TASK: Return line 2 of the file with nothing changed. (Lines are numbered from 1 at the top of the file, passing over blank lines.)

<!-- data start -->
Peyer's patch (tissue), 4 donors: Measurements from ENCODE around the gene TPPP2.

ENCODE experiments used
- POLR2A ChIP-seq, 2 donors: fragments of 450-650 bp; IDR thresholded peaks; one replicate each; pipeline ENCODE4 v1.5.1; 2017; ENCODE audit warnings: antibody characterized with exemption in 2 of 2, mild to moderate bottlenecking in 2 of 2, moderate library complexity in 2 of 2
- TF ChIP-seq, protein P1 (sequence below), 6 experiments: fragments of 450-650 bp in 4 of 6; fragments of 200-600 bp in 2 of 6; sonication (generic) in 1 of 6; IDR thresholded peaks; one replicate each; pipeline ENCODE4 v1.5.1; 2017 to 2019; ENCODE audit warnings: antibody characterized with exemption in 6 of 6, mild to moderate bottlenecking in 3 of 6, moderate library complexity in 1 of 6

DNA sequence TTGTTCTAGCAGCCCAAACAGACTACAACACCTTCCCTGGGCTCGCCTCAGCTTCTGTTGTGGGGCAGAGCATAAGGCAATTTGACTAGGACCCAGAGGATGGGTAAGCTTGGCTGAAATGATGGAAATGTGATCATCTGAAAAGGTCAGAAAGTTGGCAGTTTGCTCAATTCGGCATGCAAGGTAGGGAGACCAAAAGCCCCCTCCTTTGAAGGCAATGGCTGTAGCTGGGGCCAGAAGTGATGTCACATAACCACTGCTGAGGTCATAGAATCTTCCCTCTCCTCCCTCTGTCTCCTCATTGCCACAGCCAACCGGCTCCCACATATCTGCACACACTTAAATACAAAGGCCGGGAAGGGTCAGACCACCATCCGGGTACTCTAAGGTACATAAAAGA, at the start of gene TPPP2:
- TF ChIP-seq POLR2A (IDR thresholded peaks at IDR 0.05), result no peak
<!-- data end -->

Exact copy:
ENCODE experiments used